As the end of the fall semester approaches, UNC students must decide whether or not to declare their courses pass/fail by Nov. 17 — the last day of class.
A petition circulating on social media is calling on the UNC administration to push back the pass/fail deadline until after students receive their final course grades and to reconsider the low pass policy.
In August, the University expanded the pass/fail option for all fall 2020 undergraduate courses. Unlike the pass/fail policy offered during spring 2020, students opting to pass/fail this semester will receive a “low pass” if they earn a letter grade of C-, D+ or D in that course — a grade that cannot be used for graduation requirements. But in a petition, signed by over 6,000 people, students have expressed the need for more time to make the decision.
Sophomore Abigail Whittington wrote and posted the petition on Nov. 1 about the policy to catch UNC’s attention. She explained that the pandemic, the election, the shortened semester, grade books that have not been updated and online classes are all contributing stressors for students. She hopes altering the policy could aid the mental health of all students.
On Monday, she emailed the petition to Chancellor Kevin Guskiewicz, Provost Bob Blouin and the Office of the Dean of Students.
“As students, we’re at a completely different level of stress and anxiety this finals season,” Whittington said. “It’s unacceptable to assume that we can just predict how well we’re going to do on our finals.”
The Office of the Executive Vice Chancellor and Provost responded to Whittington Tuesday evening.
“I’m writing to let you know that the deadline remains at 11/17/20, the last day of classes,” Associate Provost for Strategy and Special Projects Debbi Clarke said in an email to Whittington.
So far, over 80 people have commented on the petition, including senior Pavan Chaudhari.
“I just cannot handle all the work right now, and the stress makes me ball up and cry," Chaudhari wrote in the comment. "Without rewards like vacations, breaks or just long weekends, we don’t have anything."
Chaudhari told The Daily Tar Heel that a later pass/fail deadline would help relieve some of the stress that’s been building up all semester.
When junior Hannah Hartsgrove first saw the petition, she said she did not know that the pass/fail deadline was before finals. She said she assumed the process would be like last semester.
“I have a lot of assignments due on LDOC that are worth like 40 percent of my grade,” Hartsgrove said. “I’m not even going to know anywhere close to what my grade is before LDOC in those classes.”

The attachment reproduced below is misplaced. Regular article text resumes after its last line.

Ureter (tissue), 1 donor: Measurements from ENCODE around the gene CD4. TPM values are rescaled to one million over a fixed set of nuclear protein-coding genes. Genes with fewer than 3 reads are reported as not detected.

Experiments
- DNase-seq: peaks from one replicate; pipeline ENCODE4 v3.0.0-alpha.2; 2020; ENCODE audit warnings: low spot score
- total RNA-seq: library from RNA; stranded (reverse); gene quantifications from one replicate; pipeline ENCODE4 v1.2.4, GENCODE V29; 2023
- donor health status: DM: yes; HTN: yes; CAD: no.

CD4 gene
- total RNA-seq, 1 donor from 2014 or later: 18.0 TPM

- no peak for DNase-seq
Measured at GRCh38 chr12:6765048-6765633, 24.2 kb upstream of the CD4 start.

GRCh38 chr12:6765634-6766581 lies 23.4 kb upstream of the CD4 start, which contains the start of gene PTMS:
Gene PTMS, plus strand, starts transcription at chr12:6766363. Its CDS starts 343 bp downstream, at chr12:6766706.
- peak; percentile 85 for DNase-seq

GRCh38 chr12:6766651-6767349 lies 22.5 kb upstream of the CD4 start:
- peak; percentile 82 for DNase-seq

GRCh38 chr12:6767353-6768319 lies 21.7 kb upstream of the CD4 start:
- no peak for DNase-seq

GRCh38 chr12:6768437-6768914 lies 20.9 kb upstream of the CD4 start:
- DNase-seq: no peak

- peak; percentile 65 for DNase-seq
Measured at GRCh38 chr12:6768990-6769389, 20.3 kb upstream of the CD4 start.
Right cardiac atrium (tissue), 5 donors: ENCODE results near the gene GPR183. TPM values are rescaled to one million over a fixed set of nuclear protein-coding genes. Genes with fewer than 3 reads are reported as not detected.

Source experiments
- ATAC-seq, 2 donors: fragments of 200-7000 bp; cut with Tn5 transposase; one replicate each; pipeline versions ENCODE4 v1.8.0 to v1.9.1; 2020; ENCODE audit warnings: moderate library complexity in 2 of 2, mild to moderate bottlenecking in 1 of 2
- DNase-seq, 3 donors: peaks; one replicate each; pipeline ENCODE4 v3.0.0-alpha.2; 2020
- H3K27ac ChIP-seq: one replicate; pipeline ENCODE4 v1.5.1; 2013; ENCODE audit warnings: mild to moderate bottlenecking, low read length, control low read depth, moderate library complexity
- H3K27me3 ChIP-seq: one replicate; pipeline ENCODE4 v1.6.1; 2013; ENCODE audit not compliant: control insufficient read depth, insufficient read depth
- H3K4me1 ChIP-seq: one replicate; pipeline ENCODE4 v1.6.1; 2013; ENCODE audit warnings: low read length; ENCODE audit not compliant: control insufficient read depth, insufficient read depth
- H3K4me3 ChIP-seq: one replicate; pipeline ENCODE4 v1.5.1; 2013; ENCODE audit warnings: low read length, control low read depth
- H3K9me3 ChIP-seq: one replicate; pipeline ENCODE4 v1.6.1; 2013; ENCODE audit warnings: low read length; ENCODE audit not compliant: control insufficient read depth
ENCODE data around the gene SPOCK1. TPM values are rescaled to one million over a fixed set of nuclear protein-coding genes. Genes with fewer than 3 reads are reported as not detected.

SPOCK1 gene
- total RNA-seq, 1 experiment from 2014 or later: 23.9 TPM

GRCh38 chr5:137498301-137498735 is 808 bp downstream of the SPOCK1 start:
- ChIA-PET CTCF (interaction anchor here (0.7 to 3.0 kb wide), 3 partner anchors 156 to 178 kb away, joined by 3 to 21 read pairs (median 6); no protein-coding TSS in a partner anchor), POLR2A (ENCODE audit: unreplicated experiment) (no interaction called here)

Hartsgrove said she does not think the current policy will adequately account for all of the hardships that students face, so she signed the petition with the hope that pushing back the deadline would help her, and other students, make more informed decisions while deciding whether or not to pass/fail any courses.
UNC biology professor Mark Peifer expressed his disappointment about the new policy on Twitter in August, and later suggested that Dec. 20 may be a better deadline to declare a course pass/fail this semester.
“I thought the approach we took in the Spring was the right one — extend the deadline for choosing P/F until after the semester is over and grades are posted,” Peifer said in an email to the DTH. “It’s not something I’d advocate in a normal semester, but this is far from a normal semester and students are facing unprecedented challenges.”
In an email to the DTH, University spokesperson Leslie Minton said the provost appreciates the challenges created for students by the pandemic and condensed semester.
"Working with campus academic leaders, faculty and students, the Provost earlier this semester announced a range of grading accommodations for the fall 2020 semester, including removal of withdrawal notations on transcripts and grading options of pass, low pass, fail and CV, which addresses accessibility and equity issues for students affected by the pandemic," Minton said in the email.
Whittington said people's response to the petition surpassed her expectations — and confirmed that she isn’t the only one with concerns. Her email crashed yesterday because so many people contacted her to show support, she said.
“I believe in full confidence that the administration is trying to do the best for everyone, but unfortunately, what they have put in place so far is not enough,” Whittington said.
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